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WHAT IS A PRODUCT?
-marketers must consider what consumers want in order to plan strategies effectively
The Value Package
-features: the qualities, both tangible and intangible, that a company builds into its products
-to attract buyers, must also provide beneﬁt
-value package: products marked as a bundle of value-adding attributes, including reasonable
-in buying a product, consumers are also buying an image and reputation
Classifying Goods and Services
-one way to classify is to classify it according to expected buyers - 2 groups, buyers of consumer
products and buyers of industrial products (hence dif. marketing approach)
-consumer products (3 categories)
-convenience goods/services: relatively inexpensive consumer goods or services that are bought
and used rapidly and regularly, causing consumers to spend little time looking for them or
comparing their prices
-shopping goods/services: moderately expensive consumer goods/services that are
purchased infrequently, causing consumers to spend some time comparing their prices
-specialty goods/services: very expensive consumer goods/services that are purchased
rarely, causing consumers to spend a great deal of time locating the exact item desired
-industrial products (2 categories)
-expense items: relatively inexpensive industrial goods that are consumed rapidly and
-capital items: expensive, long-lasting industrial goods that are used in producing other
goods/services and have a long life
The Product Mix
-product mix: the group of products a company has available for sale
-product line: a group of similar products intended for a similar group of buyers who will use
them in a similar fashion
-some companies will have multiple/diversiﬁed product lines which helps the company
grow and offset slow sales in another other product line.
DEVELOPING NEW PRODUCTS
-to expand or diversify product lines, ﬁrms must develop successful and introduce new products,
and require constant renewal.
The Time Frame of New Product Development
-companies often face multi-year time horizons and high risks when developing new products
-it takes ~50 new product ideas to generate 1 new product...which could also fail. (~9/10 new
products will fail) b/c of lack of space and customer demand.
-speed or market: strategy of introducing new products to respond quickly to customer and/or
market changes (introduce new products before competitors)
The Seven-Step Developmental Process for goods
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1. product ideas. product development begins with a search for ideas for new products
2. screening. an attempt to eliminate all product ideas that do not mesh with the ﬁrm’s abilities,
expertise or objectives
3. concept testing. after ideas been pulled, consumers inputs are retrieved thru market research
4. business analysis. developing an early comparison of costs vs beneﬁts of product, to predict
whether the product can meet minimum proﬁtability goals
5. prototype development. product ideas begin to take shape. requires input from specialists, can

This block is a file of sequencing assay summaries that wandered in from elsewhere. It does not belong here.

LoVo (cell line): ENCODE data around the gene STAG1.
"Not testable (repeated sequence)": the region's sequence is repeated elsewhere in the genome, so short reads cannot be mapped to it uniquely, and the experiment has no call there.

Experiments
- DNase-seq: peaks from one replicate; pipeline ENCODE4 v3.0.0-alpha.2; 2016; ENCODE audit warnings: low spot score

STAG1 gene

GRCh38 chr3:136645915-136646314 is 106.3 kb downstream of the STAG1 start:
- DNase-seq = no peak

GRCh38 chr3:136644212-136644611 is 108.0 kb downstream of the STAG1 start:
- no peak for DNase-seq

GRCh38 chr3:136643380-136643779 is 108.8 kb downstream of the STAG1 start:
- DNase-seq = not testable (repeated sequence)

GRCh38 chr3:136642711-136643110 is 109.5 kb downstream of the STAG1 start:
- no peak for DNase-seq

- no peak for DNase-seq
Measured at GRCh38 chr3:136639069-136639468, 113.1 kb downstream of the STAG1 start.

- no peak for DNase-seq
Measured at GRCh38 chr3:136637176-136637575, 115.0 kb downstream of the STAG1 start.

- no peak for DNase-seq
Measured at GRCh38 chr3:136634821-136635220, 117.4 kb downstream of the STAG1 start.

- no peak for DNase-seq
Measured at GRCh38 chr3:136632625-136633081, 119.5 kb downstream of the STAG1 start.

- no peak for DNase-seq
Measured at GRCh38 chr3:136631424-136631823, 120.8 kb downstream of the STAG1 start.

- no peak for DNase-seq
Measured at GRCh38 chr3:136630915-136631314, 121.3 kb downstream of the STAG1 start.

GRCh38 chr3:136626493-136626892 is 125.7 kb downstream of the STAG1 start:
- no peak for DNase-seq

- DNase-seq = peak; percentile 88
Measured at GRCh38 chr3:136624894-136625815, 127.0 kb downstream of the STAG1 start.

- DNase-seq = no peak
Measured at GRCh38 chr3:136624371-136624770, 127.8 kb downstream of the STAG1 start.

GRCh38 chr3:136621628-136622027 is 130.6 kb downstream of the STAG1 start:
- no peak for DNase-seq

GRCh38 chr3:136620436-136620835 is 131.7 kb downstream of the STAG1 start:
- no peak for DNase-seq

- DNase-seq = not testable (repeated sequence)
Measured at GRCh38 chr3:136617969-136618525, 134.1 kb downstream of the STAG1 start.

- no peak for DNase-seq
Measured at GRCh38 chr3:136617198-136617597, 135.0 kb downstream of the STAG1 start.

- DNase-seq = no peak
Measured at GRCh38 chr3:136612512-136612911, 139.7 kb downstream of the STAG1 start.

6. product testing and test marketing. using what is learned from 5, begins limited production of
product, then tested internally to see if it meets performance (if does, goes on sale @ limited
areas) very costly stage, but useful.
7. commercialization. if test-marketing results are positive, company begins full-scale production
and marketing of product @ many areas. usually follows 6 right after to prevent competitoros
from bringing their own version of product.
Variations in the Process for Services
-there are important differences in steps 1 and 5
1. service ideas.
- service package: identiﬁcation of the tangible and intangible features that deﬁne the service
5. service process design.
-service process design: selecting the process, identifying worker requirements, and
determining facilities requirements so that the service can be effectively provided
THE PRODUCT LIFE CYCLE
-product life cycle (PLC): the concept that the proﬁt-producing life of any product goes thru a
cycle of introduction, growth, maturity (levelling off), and decline
Stages in the Product Life Cycle h
1. introduction. begins when the product reaches the marketplace. marketers focus on making the
product known -> many costs, no proﬁts
2. growth. if new product = attractive, sales climb up -> start proﬁt. competitors introduce own
3. maturity. sales below to slow. prices fall due to competition of similar products, eventually
sales start to fall.
4. decline. sales and proﬁts fall, new products take away sales. remove or reduce promotional
support but may let product linger to provide some beneﬁts
-extending product life
1. product extension: existing, unmodiﬁed product that is marketed globally.
2. product adaptation: product modiﬁed to have greater appeal in foreign markets.
3. reintroduction: process of reviving for new markets products that are obsolete in older ones
-marketers not only develop products features but also identify product so consumers recognize
MGTA04 Chapter 6